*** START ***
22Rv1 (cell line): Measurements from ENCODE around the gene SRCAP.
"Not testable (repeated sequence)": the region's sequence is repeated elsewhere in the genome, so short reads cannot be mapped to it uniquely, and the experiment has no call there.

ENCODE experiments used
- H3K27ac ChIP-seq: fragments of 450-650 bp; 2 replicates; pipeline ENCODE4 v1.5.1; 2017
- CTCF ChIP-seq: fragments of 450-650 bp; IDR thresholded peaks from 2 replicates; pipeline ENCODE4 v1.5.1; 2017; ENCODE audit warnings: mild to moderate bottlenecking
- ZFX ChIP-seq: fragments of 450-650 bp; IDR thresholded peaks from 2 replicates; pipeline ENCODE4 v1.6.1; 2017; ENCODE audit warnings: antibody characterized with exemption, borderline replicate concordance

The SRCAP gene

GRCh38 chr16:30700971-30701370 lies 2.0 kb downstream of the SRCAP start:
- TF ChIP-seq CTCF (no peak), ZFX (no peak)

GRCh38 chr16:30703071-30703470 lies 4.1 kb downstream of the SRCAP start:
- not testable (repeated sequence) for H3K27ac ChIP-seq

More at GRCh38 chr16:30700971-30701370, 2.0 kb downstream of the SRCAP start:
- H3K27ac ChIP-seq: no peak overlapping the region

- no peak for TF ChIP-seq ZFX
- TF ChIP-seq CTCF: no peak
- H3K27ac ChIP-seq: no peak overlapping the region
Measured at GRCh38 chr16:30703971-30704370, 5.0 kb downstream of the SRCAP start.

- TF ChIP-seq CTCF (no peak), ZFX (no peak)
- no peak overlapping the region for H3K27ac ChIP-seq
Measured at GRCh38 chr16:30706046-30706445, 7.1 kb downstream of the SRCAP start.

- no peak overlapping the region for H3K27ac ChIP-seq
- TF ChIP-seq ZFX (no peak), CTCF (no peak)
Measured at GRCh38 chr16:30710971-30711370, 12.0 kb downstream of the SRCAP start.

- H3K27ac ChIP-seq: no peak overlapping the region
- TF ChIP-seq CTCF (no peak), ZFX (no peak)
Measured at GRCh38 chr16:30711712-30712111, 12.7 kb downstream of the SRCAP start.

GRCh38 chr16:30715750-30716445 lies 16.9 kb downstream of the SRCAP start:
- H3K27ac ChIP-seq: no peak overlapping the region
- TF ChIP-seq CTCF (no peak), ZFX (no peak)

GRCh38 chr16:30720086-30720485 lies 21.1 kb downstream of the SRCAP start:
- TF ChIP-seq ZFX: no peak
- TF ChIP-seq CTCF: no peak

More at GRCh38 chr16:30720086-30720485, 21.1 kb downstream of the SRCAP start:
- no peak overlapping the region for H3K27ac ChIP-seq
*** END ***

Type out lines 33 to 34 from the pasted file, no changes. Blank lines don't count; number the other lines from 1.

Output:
More at GRCh38 chr16:30720086-30720485, 21.1 kb downstream of the SRCAP start:
- no peak overlapping the region for H3K27ac ChIP-seq